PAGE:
It's been just over a year since Microsoft's Tay shuffled off this digital coil in a swirl of racist, sexist and homophobic vitriol. One of the things I liked about Microsoft's approach was to not scrap the idea of an AI-powered chatbot but to take the experience of Tay and learn from it. So, a little over a year after Tay vanished, we welcome Zo. But like all younger siblings, she may have picked up a few bad habits from her older sister.
While the chat didn't get nearly as ugly as Tay, it highlights the difficulty of building a chatbot that can pass the Turing Test.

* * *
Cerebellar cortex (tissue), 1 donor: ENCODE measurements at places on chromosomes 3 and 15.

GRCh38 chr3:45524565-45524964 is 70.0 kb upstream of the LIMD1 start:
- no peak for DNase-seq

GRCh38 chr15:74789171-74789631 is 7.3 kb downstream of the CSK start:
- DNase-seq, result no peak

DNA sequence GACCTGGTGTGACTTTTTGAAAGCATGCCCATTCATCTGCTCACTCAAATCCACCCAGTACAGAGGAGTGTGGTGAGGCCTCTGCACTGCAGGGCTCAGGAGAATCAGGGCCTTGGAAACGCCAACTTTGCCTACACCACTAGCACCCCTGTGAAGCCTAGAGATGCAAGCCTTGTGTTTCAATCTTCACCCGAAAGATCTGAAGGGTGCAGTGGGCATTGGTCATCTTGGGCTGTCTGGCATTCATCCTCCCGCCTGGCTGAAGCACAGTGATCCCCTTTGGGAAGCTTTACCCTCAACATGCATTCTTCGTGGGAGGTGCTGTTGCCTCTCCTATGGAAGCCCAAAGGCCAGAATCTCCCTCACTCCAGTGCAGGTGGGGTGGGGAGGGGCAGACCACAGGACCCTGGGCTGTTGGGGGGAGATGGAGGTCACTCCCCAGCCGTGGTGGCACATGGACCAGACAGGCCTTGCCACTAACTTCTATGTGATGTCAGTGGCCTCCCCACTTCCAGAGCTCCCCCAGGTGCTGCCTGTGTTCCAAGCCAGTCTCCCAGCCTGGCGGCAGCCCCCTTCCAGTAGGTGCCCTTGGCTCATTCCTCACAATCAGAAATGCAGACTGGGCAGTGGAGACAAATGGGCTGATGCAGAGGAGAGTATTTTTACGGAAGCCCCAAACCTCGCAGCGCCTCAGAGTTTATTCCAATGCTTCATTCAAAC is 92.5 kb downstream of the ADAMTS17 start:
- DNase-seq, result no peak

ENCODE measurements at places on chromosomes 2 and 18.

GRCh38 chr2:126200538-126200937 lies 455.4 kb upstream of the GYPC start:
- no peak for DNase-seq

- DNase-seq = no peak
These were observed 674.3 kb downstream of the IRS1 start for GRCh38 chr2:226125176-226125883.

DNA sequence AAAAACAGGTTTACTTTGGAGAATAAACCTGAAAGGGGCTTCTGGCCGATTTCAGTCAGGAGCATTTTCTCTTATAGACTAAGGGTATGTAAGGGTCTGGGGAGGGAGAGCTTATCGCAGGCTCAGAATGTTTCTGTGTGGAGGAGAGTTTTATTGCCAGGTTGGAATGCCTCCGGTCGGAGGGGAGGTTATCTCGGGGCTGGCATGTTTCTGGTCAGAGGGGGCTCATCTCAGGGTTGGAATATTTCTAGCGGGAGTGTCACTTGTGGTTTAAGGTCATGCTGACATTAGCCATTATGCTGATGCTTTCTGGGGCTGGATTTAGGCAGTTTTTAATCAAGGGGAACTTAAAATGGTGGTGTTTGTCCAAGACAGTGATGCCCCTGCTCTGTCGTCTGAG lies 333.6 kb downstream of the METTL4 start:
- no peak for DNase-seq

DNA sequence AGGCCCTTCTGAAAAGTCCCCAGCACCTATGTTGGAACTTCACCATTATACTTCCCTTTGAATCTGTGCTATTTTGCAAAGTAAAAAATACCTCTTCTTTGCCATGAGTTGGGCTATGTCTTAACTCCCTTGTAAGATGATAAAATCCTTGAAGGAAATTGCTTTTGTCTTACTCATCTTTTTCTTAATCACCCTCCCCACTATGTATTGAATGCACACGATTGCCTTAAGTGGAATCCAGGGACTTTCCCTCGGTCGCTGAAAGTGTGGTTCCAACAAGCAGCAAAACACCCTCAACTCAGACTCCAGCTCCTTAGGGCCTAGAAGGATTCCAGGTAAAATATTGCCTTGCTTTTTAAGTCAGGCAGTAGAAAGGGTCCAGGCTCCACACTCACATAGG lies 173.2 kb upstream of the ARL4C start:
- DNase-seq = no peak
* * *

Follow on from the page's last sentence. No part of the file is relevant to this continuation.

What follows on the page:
Zo still took controversial positions on religion and politics with little prompting — it shared its opinion about the Qur'an after a question about health care, and made its judgment on Bin Laden’s capture after a message consisting only of his name.
I hope Microsoft persists with this work despite these early setbacks. Many great innovations only come after repeated failures from which people learn and improve. I can see a time when a version of this sort of technology, coupled with a future generation of IBM's Watson gets us close to the kind of computer we saw in Star Trek where natural language conversations were able to deliver actionable advice and insight.